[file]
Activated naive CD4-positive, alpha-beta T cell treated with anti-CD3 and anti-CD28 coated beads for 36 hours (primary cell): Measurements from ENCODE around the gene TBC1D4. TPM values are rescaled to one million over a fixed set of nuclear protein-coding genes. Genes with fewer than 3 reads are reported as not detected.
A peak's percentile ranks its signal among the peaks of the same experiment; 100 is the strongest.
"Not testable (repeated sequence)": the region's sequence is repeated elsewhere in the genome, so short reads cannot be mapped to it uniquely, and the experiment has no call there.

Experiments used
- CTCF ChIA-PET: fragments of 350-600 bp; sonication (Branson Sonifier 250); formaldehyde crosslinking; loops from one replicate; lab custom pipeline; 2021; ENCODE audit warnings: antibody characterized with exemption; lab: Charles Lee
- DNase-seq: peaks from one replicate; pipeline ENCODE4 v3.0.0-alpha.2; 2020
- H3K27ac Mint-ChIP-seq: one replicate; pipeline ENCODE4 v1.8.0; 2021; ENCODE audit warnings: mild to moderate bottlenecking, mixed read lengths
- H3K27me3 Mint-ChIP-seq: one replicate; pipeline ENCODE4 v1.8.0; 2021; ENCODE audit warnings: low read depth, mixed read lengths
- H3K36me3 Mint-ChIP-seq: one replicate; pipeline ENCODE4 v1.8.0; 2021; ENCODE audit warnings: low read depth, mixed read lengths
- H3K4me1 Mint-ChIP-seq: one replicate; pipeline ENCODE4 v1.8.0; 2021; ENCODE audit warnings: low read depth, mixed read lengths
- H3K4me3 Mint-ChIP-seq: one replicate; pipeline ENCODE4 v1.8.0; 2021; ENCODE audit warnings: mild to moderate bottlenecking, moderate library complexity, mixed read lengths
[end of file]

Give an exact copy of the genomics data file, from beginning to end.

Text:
Activated naive CD4-positive, alpha-beta T cell treated with anti-CD3 and anti-CD28 coated beads for 36 hours (primary cell): Measurements from ENCODE around the gene TBC1D4. TPM values are rescaled to one million over a fixed set of nuclear protein-coding genes. Genes with fewer than 3 reads are reported as not detected.
A peak's percentile ranks its signal among the peaks of the same experiment; 100 is the strongest.
"Not testable (repeated sequence)": the region's sequence is repeated elsewhere in the genome, so short reads cannot be mapped to it uniquely, and the experiment has no call there.

Experiments used
- CTCF ChIA-PET: fragments of 350-600 bp; sonication (Branson Sonifier 250); formaldehyde crosslinking; loops from one replicate; lab custom pipeline; 2021; ENCODE audit warnings: antibody characterized with exemption; lab: Charles Lee
- DNase-seq: peaks from one replicate; pipeline ENCODE4 v3.0.0-alpha.2; 2020
- H3K27ac Mint-ChIP-seq: one replicate; pipeline ENCODE4 v1.8.0; 2021; ENCODE audit warnings: mild to moderate bottlenecking, mixed read lengths
- H3K27me3 Mint-ChIP-seq: one replicate; pipeline ENCODE4 v1.8.0; 2021; ENCODE audit warnings: low read depth, mixed read lengths
- H3K36me3 Mint-ChIP-seq: one replicate; pipeline ENCODE4 v1.8.0; 2021; ENCODE audit warnings: low read depth, mixed read lengths
- H3K4me1 Mint-ChIP-seq: one replicate; pipeline ENCODE4 v1.8.0; 2021; ENCODE audit warnings: low read depth, mixed read lengths
- H3K4me3 Mint-ChIP-seq: one replicate; pipeline ENCODE4 v1.8.0; 2021; ENCODE audit warnings: mild to moderate bottlenecking, moderate library complexity, mixed read lengths